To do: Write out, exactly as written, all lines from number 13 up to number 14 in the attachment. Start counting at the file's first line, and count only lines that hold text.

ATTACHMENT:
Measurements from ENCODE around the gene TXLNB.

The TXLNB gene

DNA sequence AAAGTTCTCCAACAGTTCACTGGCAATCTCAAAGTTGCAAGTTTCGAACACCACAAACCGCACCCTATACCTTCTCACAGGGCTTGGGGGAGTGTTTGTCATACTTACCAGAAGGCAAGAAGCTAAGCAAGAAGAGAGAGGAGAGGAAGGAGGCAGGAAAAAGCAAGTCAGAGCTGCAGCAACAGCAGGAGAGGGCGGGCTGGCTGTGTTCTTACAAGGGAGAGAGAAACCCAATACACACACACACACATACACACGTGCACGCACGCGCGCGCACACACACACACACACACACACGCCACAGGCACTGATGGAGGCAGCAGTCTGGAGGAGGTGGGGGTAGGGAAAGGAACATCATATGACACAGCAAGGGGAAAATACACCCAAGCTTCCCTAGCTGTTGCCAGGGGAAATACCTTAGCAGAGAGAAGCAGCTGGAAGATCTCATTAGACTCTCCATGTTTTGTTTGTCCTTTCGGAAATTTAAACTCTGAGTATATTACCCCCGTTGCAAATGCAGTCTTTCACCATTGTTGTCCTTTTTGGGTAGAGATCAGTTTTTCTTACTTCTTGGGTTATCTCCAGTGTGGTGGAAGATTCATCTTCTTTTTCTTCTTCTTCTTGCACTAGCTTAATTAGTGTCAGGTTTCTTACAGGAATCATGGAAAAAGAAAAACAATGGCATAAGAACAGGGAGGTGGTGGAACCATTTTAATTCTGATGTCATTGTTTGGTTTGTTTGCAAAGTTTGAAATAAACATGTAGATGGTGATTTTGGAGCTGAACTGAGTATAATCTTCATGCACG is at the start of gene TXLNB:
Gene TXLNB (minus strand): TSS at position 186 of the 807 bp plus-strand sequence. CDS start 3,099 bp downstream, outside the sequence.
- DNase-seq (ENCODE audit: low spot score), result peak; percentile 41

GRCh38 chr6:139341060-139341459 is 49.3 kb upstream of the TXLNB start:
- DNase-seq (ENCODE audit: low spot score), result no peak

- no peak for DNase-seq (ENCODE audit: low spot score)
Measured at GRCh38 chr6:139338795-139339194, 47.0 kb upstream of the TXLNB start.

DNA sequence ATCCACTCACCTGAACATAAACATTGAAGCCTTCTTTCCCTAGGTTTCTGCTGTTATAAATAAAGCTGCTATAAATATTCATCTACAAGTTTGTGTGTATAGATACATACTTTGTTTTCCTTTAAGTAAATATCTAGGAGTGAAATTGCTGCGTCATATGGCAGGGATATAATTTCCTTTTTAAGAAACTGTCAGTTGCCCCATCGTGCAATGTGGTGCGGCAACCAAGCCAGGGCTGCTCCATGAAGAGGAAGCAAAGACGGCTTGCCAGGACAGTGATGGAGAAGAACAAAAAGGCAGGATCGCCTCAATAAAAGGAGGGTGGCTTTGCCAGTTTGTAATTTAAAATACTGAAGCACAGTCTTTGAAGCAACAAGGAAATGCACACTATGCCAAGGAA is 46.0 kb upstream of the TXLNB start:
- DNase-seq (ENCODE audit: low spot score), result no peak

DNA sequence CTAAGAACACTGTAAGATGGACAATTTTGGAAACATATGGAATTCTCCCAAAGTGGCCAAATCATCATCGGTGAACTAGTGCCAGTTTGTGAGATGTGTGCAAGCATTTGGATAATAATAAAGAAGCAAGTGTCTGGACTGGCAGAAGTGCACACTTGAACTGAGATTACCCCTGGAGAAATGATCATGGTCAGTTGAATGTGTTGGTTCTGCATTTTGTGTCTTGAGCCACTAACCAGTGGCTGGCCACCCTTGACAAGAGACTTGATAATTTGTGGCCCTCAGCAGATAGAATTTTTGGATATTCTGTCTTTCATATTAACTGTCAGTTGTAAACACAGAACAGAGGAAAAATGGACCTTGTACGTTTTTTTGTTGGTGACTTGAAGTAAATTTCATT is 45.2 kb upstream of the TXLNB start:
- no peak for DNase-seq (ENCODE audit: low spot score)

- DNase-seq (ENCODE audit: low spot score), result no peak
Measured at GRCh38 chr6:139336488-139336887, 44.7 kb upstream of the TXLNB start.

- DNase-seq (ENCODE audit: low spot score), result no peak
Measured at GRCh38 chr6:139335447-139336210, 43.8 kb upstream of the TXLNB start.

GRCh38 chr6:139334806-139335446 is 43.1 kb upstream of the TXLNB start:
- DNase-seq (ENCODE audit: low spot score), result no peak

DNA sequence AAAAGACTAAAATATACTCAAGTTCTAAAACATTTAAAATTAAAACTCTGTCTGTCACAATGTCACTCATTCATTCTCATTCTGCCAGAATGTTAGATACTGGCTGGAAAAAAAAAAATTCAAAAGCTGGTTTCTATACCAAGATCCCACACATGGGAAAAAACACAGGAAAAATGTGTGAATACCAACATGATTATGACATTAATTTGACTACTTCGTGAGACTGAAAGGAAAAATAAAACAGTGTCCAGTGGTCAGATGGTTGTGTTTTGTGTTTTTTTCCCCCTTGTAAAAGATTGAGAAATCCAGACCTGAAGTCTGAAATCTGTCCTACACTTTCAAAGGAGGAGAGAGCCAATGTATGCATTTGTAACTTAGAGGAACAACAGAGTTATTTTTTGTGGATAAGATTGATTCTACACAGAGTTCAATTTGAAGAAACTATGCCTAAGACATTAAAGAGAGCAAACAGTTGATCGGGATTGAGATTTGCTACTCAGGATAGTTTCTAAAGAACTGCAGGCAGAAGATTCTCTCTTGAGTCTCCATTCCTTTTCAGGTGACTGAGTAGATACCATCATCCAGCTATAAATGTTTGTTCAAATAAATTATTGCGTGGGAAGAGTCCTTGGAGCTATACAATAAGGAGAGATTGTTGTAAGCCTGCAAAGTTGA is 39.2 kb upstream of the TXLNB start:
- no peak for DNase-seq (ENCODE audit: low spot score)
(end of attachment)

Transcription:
- no peak for DNase-seq (ENCODE audit: low spot score)

- DNase-seq (ENCODE audit: low spot score), result no peak